Guest Writer

In response to Stev Stegner’s open letter, I want to assure all that the process leading up to, and the decision on, the Northland Mall redevelopment/Public Safety Building/City Hall was done openly and honesty, and in accordance with all rules.

In early 2012, during the Community Conversation series, we heard clear messages asking us to address the blight on Highway 61, specifically the Northland Mall site. Many requested we address our long-standing facilities needs. We listened. My goal has never been to attempt to please everyone. Rather, I simply try to make the best decisions for the city.

Some have wrongly claimed it unusual or improper to use EDA lease/revenue bonds for this project. In just the past five years, over 20 other cities in Minnesota have used such bonds for projects that were in part or entirely public developments. I understand Hugo funded its fire hall with such bonds. Our project is a private/public redevelopment of the entire Northland Mall site. It includes private redevelopment, private new development, a new parking lot and the city facility.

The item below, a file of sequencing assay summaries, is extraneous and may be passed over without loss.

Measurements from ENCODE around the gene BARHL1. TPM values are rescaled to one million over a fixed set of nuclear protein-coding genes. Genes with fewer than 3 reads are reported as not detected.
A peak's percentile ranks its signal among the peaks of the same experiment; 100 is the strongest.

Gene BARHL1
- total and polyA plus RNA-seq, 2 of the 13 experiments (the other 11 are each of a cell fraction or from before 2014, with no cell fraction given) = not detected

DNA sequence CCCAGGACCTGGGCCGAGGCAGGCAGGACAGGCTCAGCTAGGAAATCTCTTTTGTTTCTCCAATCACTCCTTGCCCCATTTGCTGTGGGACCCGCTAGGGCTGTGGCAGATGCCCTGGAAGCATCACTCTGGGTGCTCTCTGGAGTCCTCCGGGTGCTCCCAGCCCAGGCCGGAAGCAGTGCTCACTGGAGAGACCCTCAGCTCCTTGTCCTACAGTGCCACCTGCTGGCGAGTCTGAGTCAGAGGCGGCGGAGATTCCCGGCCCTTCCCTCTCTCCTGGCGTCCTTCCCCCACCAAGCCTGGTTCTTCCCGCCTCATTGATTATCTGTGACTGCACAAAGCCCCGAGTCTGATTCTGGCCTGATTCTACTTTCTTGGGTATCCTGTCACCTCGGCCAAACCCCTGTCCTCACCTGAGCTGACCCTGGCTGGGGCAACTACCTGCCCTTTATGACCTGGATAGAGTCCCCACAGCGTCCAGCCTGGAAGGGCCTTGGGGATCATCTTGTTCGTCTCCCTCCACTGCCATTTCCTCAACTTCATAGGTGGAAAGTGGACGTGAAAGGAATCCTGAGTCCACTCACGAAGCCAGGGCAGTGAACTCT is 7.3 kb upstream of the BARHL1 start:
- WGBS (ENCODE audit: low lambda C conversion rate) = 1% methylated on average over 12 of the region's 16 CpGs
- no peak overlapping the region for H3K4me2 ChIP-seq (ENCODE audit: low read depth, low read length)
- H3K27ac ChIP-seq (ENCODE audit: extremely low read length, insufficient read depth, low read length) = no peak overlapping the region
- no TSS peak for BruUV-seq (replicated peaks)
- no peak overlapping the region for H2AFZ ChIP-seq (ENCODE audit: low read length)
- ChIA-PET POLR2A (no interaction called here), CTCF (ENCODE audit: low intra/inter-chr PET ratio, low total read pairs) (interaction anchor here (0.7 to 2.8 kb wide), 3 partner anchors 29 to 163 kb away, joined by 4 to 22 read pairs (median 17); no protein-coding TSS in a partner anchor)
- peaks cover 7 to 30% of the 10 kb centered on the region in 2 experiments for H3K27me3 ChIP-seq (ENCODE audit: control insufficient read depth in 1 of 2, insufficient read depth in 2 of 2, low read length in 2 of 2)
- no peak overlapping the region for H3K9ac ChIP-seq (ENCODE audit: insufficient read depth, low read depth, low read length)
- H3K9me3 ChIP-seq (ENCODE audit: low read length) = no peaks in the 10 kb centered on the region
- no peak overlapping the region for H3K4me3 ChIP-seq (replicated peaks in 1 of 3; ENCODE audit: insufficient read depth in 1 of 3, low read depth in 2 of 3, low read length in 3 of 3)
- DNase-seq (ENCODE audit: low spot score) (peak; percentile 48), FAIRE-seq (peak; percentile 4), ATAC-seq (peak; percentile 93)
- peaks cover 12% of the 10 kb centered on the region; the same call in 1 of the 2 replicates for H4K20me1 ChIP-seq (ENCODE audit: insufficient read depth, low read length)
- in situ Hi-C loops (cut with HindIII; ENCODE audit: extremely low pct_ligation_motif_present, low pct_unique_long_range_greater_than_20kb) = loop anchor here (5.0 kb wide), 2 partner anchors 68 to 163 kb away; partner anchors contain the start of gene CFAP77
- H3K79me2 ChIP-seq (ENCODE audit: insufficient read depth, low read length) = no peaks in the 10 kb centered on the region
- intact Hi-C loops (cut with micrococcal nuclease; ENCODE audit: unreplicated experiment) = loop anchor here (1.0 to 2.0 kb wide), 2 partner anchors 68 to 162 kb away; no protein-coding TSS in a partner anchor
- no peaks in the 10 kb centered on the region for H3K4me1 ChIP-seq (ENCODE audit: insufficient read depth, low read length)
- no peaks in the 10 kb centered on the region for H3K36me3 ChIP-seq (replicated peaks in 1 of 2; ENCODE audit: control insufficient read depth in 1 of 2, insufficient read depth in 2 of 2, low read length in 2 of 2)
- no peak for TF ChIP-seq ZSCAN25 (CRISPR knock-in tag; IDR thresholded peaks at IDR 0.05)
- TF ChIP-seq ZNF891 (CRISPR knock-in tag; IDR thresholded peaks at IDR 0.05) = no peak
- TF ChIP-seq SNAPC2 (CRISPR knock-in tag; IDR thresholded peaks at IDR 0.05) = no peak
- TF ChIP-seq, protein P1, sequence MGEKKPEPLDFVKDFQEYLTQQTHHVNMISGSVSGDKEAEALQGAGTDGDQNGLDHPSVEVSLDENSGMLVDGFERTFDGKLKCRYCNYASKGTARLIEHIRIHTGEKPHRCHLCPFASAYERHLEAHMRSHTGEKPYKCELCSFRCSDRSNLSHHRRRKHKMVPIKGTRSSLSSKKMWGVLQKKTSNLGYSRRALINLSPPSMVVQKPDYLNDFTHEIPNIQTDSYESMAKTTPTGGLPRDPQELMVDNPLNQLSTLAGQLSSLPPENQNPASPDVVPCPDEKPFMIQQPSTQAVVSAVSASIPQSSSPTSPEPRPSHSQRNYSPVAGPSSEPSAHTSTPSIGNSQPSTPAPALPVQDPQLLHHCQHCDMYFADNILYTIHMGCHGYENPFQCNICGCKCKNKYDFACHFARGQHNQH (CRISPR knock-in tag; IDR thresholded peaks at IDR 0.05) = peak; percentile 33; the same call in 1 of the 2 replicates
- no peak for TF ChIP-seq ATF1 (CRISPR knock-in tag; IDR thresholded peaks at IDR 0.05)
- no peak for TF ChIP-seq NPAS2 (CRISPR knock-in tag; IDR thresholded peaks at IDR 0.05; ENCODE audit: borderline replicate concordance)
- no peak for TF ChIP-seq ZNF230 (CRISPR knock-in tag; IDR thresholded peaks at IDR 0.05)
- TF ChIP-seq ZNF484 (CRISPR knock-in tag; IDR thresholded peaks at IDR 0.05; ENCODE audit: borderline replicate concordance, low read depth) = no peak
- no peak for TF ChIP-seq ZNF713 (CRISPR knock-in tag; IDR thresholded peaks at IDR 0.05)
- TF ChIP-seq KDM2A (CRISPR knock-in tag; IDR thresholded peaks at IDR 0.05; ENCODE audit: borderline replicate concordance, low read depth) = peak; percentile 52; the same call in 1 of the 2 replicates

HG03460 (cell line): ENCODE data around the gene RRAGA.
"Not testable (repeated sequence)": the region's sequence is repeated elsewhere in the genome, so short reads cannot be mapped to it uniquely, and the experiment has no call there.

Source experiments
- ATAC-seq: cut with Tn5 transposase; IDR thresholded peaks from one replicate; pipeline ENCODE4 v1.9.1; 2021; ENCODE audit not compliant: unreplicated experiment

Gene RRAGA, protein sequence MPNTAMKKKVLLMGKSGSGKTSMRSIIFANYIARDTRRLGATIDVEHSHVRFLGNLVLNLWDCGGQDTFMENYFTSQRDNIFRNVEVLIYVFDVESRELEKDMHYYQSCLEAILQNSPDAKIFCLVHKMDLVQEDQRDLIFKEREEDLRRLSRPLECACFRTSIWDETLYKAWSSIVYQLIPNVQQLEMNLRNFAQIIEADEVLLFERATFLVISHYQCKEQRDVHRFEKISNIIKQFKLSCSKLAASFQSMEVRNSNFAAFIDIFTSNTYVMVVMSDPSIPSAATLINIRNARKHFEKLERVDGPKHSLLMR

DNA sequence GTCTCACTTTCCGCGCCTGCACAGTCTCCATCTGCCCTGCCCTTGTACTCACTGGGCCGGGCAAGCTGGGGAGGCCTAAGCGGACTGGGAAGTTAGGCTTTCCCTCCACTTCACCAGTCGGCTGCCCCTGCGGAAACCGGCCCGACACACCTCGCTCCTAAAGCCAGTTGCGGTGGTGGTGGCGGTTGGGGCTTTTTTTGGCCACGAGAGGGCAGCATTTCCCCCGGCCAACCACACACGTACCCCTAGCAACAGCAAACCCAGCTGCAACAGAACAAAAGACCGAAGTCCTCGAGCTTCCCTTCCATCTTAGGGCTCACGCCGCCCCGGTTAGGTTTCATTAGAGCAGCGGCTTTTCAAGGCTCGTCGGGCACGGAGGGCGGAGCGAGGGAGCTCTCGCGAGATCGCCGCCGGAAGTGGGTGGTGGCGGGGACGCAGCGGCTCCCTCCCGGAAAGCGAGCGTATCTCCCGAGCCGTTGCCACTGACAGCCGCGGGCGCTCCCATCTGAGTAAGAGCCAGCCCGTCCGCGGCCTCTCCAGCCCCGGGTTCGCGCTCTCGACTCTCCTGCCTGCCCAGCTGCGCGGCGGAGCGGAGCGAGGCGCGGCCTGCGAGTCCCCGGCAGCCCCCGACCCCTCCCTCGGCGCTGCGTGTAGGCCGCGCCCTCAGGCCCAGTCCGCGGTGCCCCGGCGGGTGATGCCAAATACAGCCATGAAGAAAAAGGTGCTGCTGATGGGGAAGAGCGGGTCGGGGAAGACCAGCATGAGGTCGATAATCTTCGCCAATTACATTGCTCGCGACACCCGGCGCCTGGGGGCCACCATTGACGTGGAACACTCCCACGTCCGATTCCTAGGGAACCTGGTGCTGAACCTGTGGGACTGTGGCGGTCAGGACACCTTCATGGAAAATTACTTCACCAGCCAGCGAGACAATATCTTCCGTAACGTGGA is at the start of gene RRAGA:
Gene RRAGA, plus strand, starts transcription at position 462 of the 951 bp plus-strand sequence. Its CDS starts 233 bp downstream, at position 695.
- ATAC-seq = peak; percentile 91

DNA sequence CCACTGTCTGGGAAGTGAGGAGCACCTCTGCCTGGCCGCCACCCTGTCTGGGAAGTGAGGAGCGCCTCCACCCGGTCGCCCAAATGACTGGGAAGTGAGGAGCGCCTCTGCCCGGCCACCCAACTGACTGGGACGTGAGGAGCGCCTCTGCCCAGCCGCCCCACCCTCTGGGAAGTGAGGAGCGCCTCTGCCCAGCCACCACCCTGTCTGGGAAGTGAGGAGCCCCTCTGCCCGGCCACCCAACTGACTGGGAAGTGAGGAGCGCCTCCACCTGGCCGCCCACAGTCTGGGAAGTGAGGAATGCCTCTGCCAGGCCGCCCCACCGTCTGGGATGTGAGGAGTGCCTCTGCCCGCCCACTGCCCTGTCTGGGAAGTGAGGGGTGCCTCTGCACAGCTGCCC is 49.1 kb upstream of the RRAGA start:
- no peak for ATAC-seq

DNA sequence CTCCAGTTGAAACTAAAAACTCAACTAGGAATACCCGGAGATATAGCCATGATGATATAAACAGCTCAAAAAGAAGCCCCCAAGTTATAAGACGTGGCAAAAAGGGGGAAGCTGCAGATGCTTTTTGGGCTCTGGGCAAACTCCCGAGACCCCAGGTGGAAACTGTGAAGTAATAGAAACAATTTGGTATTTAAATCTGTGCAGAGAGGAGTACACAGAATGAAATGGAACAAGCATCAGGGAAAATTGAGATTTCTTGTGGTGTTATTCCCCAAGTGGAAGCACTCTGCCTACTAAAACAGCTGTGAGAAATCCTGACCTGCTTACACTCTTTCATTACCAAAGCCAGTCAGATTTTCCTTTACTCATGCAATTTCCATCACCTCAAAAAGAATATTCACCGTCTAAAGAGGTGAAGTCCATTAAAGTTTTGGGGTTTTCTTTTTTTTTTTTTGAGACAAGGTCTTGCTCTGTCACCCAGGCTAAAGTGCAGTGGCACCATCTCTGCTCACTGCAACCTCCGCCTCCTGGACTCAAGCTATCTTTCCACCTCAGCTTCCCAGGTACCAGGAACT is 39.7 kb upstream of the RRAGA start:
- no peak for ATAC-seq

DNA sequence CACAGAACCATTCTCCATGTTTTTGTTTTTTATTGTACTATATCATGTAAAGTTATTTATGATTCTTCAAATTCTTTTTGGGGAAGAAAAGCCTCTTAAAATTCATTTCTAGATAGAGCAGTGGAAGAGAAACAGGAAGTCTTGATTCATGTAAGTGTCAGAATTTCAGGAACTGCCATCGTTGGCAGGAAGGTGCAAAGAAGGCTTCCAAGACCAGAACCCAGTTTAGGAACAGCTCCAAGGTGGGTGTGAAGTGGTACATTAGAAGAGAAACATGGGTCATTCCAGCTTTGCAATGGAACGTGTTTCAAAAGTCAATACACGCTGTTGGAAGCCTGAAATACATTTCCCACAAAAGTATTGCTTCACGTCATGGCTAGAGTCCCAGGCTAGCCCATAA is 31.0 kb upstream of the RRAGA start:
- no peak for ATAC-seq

Mr. Stegner states that, though he is not necessarily against the project, he wants to ensure that the citizens have the right to petition their government and he asserts that this decision should have been put to a referendum. The citizens did submit a petition to the City and it was received. Nothing has been done to infringe on the First Amendment right to so petition.

As to why not a referendum, I don’t believe a referendum is a good decision-making model. Nearly all decisions by corporations, organizations and governments in this country are made by elected boards that consist of relatively few people. We’ve evolved to this model for good reason. Such boards are able to make deliberate and well-informed decisions and, in so doing, provide a vision for the organization and leadership to get it there.